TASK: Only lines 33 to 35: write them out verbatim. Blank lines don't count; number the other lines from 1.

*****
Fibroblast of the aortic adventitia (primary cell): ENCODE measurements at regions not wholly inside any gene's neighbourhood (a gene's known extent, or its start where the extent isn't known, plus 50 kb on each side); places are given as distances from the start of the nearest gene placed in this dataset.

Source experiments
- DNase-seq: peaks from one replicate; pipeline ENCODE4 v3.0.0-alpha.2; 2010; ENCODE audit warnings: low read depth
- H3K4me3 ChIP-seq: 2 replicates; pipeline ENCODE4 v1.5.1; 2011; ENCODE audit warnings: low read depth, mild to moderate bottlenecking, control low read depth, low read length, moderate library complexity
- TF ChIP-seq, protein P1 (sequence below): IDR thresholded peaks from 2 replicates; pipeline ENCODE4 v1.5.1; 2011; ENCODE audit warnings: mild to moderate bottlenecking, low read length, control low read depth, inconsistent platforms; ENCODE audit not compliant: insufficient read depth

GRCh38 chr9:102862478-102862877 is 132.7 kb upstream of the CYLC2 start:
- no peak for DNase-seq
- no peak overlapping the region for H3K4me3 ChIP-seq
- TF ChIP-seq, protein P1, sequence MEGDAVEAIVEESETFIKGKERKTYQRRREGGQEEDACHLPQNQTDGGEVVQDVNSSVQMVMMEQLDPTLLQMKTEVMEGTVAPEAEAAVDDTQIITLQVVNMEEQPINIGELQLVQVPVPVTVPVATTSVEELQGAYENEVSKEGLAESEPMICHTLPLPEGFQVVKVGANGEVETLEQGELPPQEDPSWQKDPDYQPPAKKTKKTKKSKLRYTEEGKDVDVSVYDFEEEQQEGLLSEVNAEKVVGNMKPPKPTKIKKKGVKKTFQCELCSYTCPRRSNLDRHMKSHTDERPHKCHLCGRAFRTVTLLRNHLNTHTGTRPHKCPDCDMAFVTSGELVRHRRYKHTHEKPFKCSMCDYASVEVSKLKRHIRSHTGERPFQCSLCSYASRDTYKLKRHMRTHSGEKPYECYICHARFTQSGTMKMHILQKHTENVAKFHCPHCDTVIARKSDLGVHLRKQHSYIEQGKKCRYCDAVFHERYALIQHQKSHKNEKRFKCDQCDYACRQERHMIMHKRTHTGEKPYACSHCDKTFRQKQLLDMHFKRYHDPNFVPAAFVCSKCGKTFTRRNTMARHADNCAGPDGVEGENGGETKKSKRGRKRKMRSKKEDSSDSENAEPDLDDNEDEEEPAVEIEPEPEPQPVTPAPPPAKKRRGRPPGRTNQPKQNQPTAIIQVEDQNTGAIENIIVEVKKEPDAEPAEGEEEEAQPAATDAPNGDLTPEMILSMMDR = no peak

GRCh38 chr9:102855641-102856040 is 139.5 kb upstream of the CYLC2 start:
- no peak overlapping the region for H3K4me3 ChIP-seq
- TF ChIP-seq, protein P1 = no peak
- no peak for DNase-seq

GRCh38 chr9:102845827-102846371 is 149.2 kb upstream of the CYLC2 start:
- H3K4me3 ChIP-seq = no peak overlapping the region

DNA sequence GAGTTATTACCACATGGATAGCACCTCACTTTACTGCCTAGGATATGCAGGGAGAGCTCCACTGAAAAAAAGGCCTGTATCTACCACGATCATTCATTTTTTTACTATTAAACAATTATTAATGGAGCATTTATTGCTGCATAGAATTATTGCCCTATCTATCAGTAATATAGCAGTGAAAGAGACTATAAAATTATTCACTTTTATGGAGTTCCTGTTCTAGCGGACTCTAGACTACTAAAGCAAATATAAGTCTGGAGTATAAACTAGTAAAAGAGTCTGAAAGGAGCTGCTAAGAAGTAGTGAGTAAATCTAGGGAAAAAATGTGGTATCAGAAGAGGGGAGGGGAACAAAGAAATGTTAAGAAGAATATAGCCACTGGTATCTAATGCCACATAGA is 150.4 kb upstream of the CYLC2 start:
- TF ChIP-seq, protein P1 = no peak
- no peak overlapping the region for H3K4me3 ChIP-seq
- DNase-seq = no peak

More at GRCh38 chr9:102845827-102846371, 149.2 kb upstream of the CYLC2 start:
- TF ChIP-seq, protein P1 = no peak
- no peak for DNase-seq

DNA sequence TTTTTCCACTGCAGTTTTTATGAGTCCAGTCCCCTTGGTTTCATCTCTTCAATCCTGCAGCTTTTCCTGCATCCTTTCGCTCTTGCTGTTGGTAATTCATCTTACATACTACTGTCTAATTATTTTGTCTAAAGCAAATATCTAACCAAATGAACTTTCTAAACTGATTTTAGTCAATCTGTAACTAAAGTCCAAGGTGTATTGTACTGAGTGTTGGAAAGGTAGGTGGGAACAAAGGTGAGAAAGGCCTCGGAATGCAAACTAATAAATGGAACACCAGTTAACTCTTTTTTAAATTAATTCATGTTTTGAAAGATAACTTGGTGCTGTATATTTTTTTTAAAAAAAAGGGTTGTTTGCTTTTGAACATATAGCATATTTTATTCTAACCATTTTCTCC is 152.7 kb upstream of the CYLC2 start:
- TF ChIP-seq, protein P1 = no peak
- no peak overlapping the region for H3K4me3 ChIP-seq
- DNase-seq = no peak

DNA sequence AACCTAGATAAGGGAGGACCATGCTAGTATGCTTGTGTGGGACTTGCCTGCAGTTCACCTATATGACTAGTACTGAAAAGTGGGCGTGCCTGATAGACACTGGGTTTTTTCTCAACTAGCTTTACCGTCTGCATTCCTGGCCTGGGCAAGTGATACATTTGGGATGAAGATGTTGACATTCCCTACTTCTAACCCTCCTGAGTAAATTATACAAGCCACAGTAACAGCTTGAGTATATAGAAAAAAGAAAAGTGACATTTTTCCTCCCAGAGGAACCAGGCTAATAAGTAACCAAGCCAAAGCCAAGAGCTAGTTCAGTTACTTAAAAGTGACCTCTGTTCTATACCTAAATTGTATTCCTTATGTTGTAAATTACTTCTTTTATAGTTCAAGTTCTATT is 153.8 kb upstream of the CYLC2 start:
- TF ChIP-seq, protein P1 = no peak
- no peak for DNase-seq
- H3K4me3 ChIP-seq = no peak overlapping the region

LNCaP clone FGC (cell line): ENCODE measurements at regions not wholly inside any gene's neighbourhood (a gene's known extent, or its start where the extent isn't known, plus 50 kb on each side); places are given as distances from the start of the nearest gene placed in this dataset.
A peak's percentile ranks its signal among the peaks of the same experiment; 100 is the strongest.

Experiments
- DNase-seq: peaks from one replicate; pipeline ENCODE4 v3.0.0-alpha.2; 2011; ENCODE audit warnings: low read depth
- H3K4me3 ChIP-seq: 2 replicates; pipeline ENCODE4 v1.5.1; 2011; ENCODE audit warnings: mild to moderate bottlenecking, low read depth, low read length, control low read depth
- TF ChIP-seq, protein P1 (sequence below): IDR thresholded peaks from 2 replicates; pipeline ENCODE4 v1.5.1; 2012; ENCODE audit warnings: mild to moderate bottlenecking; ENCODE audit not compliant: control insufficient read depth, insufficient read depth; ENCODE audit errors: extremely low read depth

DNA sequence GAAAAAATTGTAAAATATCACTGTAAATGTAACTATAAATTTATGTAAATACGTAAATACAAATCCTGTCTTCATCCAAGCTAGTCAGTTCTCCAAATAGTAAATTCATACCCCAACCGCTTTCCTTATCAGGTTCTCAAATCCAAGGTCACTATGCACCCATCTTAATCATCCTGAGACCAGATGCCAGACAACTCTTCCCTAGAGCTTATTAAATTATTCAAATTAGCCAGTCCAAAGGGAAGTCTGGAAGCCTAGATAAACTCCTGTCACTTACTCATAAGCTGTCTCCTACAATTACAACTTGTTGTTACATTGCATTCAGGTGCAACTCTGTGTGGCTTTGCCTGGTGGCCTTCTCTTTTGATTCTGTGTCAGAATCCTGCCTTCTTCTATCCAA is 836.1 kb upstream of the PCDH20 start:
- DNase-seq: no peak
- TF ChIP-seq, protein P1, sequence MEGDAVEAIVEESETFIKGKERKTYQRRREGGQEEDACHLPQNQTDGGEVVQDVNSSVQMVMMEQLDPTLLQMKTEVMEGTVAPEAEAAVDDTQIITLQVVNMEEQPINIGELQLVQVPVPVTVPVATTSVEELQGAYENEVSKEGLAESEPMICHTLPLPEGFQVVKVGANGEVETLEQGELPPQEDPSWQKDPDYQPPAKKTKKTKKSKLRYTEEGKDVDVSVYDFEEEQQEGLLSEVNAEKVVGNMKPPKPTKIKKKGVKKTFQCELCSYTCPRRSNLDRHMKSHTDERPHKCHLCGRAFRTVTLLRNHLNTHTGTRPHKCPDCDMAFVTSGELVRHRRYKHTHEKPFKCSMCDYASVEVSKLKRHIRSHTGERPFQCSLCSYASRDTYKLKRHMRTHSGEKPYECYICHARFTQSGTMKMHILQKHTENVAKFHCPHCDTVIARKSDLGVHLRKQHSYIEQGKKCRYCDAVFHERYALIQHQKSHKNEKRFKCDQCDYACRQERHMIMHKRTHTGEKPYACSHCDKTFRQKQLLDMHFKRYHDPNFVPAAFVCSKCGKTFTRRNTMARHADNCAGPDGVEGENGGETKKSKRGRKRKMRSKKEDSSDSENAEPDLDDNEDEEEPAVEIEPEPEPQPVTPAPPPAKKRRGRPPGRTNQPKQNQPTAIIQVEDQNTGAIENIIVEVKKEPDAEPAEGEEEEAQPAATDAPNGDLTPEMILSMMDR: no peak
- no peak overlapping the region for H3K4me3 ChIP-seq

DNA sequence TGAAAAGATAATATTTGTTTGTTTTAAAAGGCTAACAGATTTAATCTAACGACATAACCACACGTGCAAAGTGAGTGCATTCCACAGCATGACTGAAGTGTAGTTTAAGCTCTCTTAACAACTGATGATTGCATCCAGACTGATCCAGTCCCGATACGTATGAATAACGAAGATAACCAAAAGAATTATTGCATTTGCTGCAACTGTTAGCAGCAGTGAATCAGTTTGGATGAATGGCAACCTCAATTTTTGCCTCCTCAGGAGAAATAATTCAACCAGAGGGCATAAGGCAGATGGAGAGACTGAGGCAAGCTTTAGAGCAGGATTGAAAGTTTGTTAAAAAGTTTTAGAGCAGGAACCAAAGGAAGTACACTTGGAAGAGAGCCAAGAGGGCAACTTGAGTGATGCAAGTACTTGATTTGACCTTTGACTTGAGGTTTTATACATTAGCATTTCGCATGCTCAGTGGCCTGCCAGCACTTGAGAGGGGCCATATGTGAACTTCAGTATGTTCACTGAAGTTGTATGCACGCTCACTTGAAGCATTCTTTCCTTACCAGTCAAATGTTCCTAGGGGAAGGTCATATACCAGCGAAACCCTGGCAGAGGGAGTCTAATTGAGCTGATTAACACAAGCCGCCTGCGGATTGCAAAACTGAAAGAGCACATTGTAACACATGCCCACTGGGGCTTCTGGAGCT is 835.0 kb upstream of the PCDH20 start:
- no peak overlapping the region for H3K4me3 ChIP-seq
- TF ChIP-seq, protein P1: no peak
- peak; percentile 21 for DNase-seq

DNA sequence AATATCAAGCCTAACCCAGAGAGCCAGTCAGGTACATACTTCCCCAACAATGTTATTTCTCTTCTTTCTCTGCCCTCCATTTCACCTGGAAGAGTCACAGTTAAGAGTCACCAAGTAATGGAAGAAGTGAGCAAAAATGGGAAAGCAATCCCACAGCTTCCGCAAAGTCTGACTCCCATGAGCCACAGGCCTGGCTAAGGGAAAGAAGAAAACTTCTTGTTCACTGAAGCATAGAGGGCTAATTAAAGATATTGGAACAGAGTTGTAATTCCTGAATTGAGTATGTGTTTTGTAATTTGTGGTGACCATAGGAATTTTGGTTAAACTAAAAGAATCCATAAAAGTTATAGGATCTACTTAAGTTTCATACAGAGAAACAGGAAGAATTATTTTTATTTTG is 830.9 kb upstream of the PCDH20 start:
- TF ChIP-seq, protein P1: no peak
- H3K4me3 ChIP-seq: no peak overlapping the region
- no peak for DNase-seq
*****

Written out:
Experiments
- DNase-seq: peaks from one replicate; pipeline ENCODE4 v3.0.0-alpha.2; 2011; ENCODE audit warnings: low read depth
- H3K4me3 ChIP-seq: 2 replicates; pipeline ENCODE4 v1.5.1; 2011; ENCODE audit warnings: mild to moderate bottlenecking, low read depth, low read length, control low read depth